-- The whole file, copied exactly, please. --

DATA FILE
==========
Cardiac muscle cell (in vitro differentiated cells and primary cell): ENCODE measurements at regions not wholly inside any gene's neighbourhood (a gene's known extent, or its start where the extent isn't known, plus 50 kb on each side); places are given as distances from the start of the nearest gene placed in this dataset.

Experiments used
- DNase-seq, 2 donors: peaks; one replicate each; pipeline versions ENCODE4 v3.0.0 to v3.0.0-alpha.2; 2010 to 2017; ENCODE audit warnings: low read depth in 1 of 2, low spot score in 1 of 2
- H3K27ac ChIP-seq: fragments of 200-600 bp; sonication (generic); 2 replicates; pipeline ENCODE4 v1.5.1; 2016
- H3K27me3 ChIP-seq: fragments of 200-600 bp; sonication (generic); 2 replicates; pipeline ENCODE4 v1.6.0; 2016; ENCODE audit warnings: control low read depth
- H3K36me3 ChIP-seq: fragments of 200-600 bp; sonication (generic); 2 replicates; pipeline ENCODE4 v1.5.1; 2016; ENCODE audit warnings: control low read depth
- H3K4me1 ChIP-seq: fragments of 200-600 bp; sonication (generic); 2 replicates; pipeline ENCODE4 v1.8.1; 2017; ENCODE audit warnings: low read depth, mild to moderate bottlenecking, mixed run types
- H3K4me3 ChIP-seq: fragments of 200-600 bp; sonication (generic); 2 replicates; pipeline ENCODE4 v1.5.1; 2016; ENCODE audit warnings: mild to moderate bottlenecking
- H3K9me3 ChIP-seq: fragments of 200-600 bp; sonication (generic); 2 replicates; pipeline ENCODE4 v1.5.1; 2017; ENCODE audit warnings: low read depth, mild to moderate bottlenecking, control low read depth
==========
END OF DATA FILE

Cardiac muscle cell (in vitro differentiated cells and primary cell): ENCODE measurements at regions not wholly inside any gene's neighbourhood (a gene's known extent, or its start where the extent isn't known, plus 50 kb on each side); places are given as distances from the start of the nearest gene placed in this dataset.

Experiments used
- DNase-seq, 2 donors: peaks; one replicate each; pipeline versions ENCODE4 v3.0.0 to v3.0.0-alpha.2; 2010 to 2017; ENCODE audit warnings: low read depth in 1 of 2, low spot score in 1 of 2
- H3K27ac ChIP-seq: fragments of 200-600 bp; sonication (generic); 2 replicates; pipeline ENCODE4 v1.5.1; 2016
- H3K27me3 ChIP-seq: fragments of 200-600 bp; sonication (generic); 2 replicates; pipeline ENCODE4 v1.6.0; 2016; ENCODE audit warnings: control low read depth
- H3K36me3 ChIP-seq: fragments of 200-600 bp; sonication (generic); 2 replicates; pipeline ENCODE4 v1.5.1; 2016; ENCODE audit warnings: control low read depth
- H3K4me1 ChIP-seq: fragments of 200-600 bp; sonication (generic); 2 replicates; pipeline ENCODE4 v1.8.1; 2017; ENCODE audit warnings: low read depth, mild to moderate bottlenecking, mixed run types
- H3K4me3 ChIP-seq: fragments of 200-600 bp; sonication (generic); 2 replicates; pipeline ENCODE4 v1.5.1; 2016; ENCODE audit warnings: mild to moderate bottlenecking
- H3K9me3 ChIP-seq: fragments of 200-600 bp; sonication (generic); 2 replicates; pipeline ENCODE4 v1.5.1; 2017; ENCODE audit warnings: low read depth, mild to moderate bottlenecking, control low read depth